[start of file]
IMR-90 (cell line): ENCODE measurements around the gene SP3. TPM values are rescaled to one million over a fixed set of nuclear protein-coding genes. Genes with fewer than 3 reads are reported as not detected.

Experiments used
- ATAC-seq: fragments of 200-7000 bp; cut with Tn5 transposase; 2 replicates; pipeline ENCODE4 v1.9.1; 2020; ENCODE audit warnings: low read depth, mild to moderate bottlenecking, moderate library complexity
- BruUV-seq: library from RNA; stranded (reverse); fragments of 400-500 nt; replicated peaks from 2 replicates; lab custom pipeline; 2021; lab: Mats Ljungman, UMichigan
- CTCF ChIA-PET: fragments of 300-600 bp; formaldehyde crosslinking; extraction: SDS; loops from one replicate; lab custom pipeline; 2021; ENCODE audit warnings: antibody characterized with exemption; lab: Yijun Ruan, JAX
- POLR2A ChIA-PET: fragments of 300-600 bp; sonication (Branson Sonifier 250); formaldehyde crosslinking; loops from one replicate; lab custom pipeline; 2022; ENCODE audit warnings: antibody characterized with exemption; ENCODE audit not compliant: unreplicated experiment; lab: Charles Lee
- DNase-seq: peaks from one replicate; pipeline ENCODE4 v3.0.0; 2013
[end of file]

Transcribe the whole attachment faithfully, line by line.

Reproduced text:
IMR-90 (cell line): ENCODE measurements around the gene SP3. TPM values are rescaled to one million over a fixed set of nuclear protein-coding genes. Genes with fewer than 3 reads are reported as not detected.

Experiments used
- ATAC-seq: fragments of 200-7000 bp; cut with Tn5 transposase; 2 replicates; pipeline ENCODE4 v1.9.1; 2020; ENCODE audit warnings: low read depth, mild to moderate bottlenecking, moderate library complexity
- BruUV-seq: library from RNA; stranded (reverse); fragments of 400-500 nt; replicated peaks from 2 replicates; lab custom pipeline; 2021; lab: Mats Ljungman, UMichigan
- CTCF ChIA-PET: fragments of 300-600 bp; formaldehyde crosslinking; extraction: SDS; loops from one replicate; lab custom pipeline; 2021; ENCODE audit warnings: antibody characterized with exemption; lab: Yijun Ruan, JAX
- POLR2A ChIA-PET: fragments of 300-600 bp; sonication (Branson Sonifier 250); formaldehyde crosslinking; loops from one replicate; lab custom pipeline; 2022; ENCODE audit warnings: antibody characterized with exemption; ENCODE audit not compliant: unreplicated experiment; lab: Charles Lee
- DNase-seq: peaks from one replicate; pipeline ENCODE4 v3.0.0; 2013